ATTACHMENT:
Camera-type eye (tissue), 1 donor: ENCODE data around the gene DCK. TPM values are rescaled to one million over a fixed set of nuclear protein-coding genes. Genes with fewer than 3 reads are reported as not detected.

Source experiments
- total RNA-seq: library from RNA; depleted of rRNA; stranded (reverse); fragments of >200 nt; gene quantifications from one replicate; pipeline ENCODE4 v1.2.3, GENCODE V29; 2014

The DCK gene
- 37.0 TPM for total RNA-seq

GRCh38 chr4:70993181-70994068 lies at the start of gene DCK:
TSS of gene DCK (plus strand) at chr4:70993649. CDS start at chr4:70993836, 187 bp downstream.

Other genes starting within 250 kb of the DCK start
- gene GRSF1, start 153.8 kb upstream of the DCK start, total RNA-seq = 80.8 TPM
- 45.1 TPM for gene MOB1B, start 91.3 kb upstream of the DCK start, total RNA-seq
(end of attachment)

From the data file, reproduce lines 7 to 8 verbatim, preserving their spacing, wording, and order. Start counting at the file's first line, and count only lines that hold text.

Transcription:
TSS of gene DCK (plus strand) at chr4:70993649. CDS start at chr4:70993836, 187 bp downstream.

Other genes starting within 250 kb of the DCK start